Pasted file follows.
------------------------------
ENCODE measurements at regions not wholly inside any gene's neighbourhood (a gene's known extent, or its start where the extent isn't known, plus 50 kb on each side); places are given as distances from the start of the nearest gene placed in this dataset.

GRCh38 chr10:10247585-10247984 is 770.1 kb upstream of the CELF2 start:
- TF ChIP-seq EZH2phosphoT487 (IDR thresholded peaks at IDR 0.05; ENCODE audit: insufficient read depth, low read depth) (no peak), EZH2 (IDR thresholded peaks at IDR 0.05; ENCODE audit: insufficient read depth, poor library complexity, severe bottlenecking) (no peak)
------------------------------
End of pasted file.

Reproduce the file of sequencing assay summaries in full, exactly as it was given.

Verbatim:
ENCODE measurements at regions not wholly inside any gene's neighbourhood (a gene's known extent, or its start where the extent isn't known, plus 50 kb on each side); places are given as distances from the start of the nearest gene placed in this dataset.

GRCh38 chr10:10247585-10247984 is 770.1 kb upstream of the CELF2 start:
- TF ChIP-seq EZH2phosphoT487 (IDR thresholded peaks at IDR 0.05; ENCODE audit: insufficient read depth, low read depth) (no peak), EZH2 (IDR thresholded peaks at IDR 0.05; ENCODE audit: insufficient read depth, poor library complexity, severe bottlenecking) (no peak)